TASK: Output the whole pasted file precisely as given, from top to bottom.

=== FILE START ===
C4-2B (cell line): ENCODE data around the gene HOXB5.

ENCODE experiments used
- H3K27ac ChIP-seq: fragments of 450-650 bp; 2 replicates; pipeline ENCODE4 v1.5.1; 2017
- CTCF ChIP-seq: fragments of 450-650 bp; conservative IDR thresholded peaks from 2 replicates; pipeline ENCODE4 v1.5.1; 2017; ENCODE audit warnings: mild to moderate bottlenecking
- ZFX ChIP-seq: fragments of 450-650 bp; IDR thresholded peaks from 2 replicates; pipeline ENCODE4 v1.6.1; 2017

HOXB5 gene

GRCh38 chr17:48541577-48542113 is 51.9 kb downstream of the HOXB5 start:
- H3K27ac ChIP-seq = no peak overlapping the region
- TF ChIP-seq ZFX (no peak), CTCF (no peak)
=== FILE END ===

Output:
C4-2B (cell line): ENCODE data around the gene HOXB5.

ENCODE experiments used
- H3K27ac ChIP-seq: fragments of 450-650 bp; 2 replicates; pipeline ENCODE4 v1.5.1; 2017
- CTCF ChIP-seq: fragments of 450-650 bp; conservative IDR thresholded peaks from 2 replicates; pipeline ENCODE4 v1.5.1; 2017; ENCODE audit warnings: mild to moderate bottlenecking
- ZFX ChIP-seq: fragments of 450-650 bp; IDR thresholded peaks from 2 replicates; pipeline ENCODE4 v1.6.1; 2017

HOXB5 gene

GRCh38 chr17:48541577-48542113 is 51.9 kb downstream of the HOXB5 start:
- H3K27ac ChIP-seq = no peak overlapping the region
- TF ChIP-seq ZFX (no peak), CTCF (no peak)